Q: How to outline the subtopics of review related literature?

1 Answer to this question

A review of related literature (RRL) puts your research in the context of what is currently known about the topic. Accordingly, it is a good way to highlight the knowledge gaps and what your study offers in terms of novelty and significance. Your question on outlining the subtopics is a pertinent one. However, outlining subtopics would heavily rely on the specific topic you are writing on. Without knowing that, we cannot clearly delineate the subtopics and their position in the text. However, we will try to provide hints that will help you choose and organize them optimally.

The opening paragraphs should provide an informative background, perhaps with a historical perspective, if applicable. Then, you should streamline the broad topic by narrowing the focus on the basis of various parameters.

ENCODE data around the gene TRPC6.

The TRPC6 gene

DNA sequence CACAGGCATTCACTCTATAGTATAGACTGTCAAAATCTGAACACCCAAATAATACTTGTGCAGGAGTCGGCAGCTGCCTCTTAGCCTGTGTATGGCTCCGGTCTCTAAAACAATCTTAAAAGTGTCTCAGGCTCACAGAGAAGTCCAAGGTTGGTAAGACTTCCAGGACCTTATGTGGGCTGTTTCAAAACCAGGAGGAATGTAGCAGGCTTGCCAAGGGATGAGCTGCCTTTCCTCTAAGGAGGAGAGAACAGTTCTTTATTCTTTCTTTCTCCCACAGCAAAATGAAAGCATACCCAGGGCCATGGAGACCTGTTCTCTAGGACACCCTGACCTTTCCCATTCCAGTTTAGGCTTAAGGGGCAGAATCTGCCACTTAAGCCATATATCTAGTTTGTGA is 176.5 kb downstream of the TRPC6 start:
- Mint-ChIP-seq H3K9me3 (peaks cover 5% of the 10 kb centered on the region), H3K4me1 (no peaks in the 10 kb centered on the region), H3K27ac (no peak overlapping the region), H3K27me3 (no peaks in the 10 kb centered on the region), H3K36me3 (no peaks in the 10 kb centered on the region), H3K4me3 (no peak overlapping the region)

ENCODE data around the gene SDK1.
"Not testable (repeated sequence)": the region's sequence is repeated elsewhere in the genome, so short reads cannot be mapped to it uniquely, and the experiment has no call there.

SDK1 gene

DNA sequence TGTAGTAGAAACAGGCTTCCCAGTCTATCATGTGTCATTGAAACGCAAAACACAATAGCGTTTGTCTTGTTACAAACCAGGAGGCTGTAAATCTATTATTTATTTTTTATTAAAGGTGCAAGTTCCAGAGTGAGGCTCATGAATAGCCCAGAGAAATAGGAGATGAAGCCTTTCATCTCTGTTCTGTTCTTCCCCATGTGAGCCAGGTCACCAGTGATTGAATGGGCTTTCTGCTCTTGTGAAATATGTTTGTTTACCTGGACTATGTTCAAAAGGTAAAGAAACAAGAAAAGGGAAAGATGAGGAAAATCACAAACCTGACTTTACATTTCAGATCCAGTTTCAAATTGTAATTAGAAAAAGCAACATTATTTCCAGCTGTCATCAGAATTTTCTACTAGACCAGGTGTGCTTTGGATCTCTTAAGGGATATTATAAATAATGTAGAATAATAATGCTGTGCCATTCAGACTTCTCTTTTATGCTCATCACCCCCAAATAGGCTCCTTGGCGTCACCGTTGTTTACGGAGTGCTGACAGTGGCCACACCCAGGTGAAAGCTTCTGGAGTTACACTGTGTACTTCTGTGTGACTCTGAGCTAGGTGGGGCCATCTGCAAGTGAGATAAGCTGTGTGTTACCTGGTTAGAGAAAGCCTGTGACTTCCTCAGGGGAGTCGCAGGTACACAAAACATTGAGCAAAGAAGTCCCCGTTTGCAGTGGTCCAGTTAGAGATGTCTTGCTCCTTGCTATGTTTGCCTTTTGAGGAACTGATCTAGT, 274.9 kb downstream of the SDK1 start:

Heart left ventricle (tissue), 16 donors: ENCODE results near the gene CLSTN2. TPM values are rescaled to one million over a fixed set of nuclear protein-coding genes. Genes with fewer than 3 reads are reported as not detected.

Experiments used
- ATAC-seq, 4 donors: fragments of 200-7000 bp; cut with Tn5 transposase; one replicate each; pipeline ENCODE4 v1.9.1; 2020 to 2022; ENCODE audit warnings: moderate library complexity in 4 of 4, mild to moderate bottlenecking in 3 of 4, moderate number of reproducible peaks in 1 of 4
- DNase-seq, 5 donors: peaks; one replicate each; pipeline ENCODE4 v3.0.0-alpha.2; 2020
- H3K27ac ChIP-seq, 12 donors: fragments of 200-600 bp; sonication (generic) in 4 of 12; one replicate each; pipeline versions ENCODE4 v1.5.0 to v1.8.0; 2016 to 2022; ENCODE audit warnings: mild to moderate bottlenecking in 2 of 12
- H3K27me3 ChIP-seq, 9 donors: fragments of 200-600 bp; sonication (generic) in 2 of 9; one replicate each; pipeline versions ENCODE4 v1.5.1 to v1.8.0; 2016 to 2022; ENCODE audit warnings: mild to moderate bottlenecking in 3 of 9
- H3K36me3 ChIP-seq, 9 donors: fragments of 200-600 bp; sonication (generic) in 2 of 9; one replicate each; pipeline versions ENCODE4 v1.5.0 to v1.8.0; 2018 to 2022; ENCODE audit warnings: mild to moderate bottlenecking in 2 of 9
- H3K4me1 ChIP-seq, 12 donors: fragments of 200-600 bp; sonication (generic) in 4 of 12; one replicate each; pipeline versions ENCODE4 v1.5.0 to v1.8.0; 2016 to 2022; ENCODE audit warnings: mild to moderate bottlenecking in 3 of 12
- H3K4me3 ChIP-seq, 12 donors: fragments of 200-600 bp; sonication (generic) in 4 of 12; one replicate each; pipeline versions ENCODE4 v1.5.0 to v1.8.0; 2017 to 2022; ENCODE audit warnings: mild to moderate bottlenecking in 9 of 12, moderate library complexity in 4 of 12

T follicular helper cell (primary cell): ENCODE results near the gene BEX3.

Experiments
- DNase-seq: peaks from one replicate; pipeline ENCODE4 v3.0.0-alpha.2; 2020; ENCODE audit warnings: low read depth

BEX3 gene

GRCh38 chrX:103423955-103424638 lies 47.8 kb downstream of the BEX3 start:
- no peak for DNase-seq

Depending on the topic, you might want to choose a chronological organization or a thematic one. The former would require you to discuss the developments in the field from old to new. Meanwhile, a methodological review deals with research, data collection, and data analysis techniques. The subtopics in a methodological review would be specific methods/approaches followed in different studies, each with their pros and cons. An RRL organized by theme would have subheadings on various key concepts. One way to group the literature might be by region: global, regional, and national-level studies. Another way to group topics might be according to study findings, i.e., papers with similar results could be grouped together, and conflicting results could appear separately.

Note that each subtopic might have further subsections and sub-subsections. Moreover, managing references can be quite daunting. Make sure you use literature discovery apps (R Discovery) or reference managers like Mendeley.

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Hope this answers your question. All the best for your study